Account-based marketing (ABM) is too difficult to do at scale, right? Not any longer.
Nothing says modern B2B marketing quite like the letters “ABM”. While account-based marketing seems a relatively recent and compelling concept, the idea of businesses concentrating their sales and marketing efforts on the biggest and best customers is hardly controversial if difficult to do at scale.
What has created the fresh buzz around ABM is technology.
Rather than businesses needing to cast their marketing campaigns far and wide to try to reach more of their target market, ABM technology allows them to create customised campaigns based on specific customer needs and attributes. More importantly, when done well, ABM allows businesses to have clearer alignment between sales and marketing. It delivers more efficient and effective campaigns and proves return on investment.
The most recent survey
of more than 200 B2B world marketing leaders by SiriusDecisions shows that 93 per cent of respondents believe ABM is either “very” or “extremely” important for their business. About nine in 10 said their average deal sizes are larger for ABM accounts than for non-ABM accounts. A majority also found that ABM has had a positive impact on influenced and sourced pipeline and revenue. Despite this, just 63 per cent reported having a full ABM program … although this was an advance on the 40 per cent that said they were doing ABM fully in 2016.
“What makes ABM so attractive … is the way it combines insights for strategy and technology for execution,” said Megan Heuer, vice president and group director at SiriusDecisions in 2015. “Marketing teams who understand ABM are in a powerful position to better align to what sales needs, and to make smart choices about the right actions to take and the right time to take them to grow high-potential accounts.”
According to recent research
by ABM solutions company Demandbase, two in three US-based B2B agency marketers say their business uses an account-based marketing approach. Some 39 per cent of agency marketers told researchers they use ABM and have a team dedicated to it; 28 per cent say they use ABM but do not have a dedicated team while 34 per cent say they do not use ABM.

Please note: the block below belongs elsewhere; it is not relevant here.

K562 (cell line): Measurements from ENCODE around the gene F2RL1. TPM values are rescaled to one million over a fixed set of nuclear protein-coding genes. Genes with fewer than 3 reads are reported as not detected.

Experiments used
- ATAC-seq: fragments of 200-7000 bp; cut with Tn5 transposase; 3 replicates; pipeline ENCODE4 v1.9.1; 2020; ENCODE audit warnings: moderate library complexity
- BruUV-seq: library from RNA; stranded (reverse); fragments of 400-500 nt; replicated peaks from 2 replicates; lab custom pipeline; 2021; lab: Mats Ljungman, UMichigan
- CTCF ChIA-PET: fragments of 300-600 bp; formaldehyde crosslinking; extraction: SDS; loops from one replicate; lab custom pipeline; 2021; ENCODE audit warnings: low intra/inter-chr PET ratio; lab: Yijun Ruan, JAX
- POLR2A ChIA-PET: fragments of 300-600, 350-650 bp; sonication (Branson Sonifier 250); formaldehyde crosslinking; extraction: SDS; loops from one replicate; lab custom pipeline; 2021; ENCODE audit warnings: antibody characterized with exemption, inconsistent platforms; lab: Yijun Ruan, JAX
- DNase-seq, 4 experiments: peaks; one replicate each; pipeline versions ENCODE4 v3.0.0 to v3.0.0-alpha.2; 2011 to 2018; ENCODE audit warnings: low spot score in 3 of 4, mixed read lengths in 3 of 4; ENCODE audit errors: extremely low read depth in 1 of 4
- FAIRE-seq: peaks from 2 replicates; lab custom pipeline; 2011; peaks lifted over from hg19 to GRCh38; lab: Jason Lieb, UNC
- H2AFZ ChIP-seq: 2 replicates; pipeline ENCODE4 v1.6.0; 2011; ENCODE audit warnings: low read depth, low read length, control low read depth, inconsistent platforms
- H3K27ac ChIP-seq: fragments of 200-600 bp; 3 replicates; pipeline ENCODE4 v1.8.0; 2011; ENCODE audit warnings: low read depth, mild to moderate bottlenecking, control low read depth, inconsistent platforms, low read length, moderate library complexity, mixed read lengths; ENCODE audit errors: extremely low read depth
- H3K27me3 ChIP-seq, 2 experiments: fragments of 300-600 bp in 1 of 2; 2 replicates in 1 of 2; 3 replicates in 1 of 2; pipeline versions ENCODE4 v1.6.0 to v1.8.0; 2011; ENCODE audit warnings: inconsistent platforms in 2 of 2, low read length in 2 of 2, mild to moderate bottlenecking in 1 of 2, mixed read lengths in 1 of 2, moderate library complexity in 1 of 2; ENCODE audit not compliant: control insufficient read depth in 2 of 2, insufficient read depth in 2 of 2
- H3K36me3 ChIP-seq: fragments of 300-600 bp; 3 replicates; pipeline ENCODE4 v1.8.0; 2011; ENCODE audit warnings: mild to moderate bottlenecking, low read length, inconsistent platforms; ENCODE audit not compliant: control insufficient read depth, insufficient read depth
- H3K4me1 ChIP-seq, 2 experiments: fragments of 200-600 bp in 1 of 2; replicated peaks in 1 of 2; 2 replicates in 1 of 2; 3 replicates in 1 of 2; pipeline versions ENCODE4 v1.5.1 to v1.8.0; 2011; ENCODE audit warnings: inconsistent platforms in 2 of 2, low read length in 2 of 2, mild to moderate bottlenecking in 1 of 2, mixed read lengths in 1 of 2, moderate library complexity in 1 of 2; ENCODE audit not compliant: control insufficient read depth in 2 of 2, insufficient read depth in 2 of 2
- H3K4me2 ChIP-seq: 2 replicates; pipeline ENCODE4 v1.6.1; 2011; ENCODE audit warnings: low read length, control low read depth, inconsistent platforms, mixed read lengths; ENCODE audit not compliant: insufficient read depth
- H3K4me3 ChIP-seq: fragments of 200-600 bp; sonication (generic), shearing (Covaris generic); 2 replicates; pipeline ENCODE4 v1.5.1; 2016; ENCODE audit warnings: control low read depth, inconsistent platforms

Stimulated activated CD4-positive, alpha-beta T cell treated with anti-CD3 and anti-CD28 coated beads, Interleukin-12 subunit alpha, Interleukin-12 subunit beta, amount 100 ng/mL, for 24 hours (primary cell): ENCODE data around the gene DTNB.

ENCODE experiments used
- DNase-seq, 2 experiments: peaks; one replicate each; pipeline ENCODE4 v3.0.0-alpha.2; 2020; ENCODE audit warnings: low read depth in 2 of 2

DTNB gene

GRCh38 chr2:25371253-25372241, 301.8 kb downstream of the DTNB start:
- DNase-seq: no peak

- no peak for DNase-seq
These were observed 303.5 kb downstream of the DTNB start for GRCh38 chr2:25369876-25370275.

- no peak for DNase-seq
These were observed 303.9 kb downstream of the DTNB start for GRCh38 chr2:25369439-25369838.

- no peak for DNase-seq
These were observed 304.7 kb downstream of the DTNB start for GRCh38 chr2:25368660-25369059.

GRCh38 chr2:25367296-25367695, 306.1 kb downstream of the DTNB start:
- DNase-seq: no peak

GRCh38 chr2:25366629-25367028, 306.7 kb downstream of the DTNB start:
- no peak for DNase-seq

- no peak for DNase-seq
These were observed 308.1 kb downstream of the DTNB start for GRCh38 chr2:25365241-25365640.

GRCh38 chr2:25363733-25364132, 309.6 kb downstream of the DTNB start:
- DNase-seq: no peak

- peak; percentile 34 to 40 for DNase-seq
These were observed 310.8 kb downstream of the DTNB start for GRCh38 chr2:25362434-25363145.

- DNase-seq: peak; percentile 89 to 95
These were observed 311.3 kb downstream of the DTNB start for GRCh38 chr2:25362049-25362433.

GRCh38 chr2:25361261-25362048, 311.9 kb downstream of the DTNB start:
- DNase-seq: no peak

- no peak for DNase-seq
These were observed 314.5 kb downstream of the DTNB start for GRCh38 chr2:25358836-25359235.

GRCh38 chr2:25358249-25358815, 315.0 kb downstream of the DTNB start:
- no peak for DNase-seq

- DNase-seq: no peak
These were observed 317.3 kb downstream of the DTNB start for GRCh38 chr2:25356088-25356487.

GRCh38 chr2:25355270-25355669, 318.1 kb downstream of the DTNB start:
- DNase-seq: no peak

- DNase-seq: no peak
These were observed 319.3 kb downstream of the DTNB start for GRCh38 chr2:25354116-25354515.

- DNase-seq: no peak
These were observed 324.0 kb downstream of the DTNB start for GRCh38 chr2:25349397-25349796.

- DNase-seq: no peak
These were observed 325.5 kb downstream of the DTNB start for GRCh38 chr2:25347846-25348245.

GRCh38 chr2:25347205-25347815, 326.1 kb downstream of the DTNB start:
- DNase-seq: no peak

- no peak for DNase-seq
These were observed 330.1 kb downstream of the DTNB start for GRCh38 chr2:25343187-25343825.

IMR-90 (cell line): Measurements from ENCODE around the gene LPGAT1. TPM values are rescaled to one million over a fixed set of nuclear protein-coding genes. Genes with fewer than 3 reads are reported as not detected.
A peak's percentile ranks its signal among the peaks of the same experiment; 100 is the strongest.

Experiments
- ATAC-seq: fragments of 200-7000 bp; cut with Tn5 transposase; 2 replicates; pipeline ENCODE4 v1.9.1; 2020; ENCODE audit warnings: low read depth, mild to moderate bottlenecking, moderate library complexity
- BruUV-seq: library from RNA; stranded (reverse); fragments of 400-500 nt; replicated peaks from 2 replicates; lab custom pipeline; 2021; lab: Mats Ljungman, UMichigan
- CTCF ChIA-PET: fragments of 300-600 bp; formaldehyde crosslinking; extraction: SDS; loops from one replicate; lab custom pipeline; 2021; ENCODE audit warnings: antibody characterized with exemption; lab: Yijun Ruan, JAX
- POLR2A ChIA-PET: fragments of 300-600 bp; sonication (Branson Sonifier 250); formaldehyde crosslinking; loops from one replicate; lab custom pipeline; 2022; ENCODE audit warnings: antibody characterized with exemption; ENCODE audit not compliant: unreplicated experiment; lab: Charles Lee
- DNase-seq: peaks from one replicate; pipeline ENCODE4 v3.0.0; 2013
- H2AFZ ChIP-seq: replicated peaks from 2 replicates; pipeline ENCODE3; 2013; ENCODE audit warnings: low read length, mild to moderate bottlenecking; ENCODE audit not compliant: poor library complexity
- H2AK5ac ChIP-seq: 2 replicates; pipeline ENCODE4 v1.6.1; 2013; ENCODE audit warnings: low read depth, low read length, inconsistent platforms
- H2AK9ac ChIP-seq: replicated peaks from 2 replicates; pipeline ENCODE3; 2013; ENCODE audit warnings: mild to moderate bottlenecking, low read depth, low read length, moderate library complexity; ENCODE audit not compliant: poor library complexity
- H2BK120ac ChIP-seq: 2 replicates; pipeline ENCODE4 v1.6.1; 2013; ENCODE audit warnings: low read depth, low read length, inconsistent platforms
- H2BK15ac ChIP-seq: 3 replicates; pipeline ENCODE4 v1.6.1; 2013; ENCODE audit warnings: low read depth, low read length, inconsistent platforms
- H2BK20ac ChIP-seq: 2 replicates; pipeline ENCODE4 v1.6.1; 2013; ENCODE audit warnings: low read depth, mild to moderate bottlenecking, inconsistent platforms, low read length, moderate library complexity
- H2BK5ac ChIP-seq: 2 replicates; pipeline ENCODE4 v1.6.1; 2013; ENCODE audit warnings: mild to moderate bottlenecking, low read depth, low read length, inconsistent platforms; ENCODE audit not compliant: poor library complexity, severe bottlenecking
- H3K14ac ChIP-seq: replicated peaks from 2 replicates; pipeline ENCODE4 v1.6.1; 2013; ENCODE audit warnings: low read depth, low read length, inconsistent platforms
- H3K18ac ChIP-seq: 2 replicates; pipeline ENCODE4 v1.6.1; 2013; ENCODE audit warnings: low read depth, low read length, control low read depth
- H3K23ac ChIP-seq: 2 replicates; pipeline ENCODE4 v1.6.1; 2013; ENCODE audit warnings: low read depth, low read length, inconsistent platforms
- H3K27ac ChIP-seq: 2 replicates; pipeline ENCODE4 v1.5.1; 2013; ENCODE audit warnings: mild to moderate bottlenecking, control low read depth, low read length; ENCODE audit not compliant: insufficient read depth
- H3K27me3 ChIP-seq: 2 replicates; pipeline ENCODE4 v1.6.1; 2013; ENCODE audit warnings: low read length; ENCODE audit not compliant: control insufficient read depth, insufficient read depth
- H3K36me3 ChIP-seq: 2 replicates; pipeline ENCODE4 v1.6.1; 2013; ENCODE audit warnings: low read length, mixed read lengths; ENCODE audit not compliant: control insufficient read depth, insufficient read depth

“It’s about analysing data, adjusting models accordingly, and then enabling sales to take action based on that data” – Madison Logic’s Sonjoy Ganguly
What is getting many people exciting about ABM’s future is its alignment with artificial intelligence (AI) technology. Writing in Martech Today
, Peter Isaacson says
that businesses using ABM has been held back because of the research and in-depth knowledge of customers needed to develop insights so that messages were relevant for each audience. He says AI helps businesses using ABM technology to deliver a 1:1 connection with their customers at scale.
“We finally have the superhuman ability to source massive quantities of data and convert it into the insight and action needed to scale our 1:1 interactions,” he writes. “Modern AI technology has the ability to ingest unstructured data and deliver relevant information about your target accounts — what they care about, who their competitors are, what they’re reading, talking and writing about and more. It [also] gives us the ability to leverage that information across our most critical digital channels.”
Sonjoy Ganguly is the senior vice president of product management at martech company Madison Logic, which is based in New York. Also writing in Martech Today
, Ganguly says
that ABM has become a critical strategy for B2B marketers because of the laser-focus on business revenues.
“This renewed aligned focus on revenue creates the clear need for precision tools that all sales and marketing teams can use to operate in a very targeted way and at scale,” he writes. “Teams who are getting on board with hardcore ABM are jointly getting deeper into data, getting real about collaboration – recognising that it’s not just about passing data to sales; it’s about working together to change operating models.
“It’s about analysing data, adjusting models accordingly, and then enabling sales to take action based on that data. Gone are the days of mere campaign-level metrics. The analysis, and then the action and optimisation around content marketing and nurturing, has to happen at the account level.”
Ganguly says that most effective organisations expose data to sales through integrations with their CRM (customer relationship management) systems. “They also establish weekly discussions to review this data with marketing and sales around the top accounts for the week – those that are getting the most reach and engagement, those that are showing the most interest – and examine the topics gaining the most interest. Then they can work together to craft messaging strategies and priorities.”
William Bout on Unsplash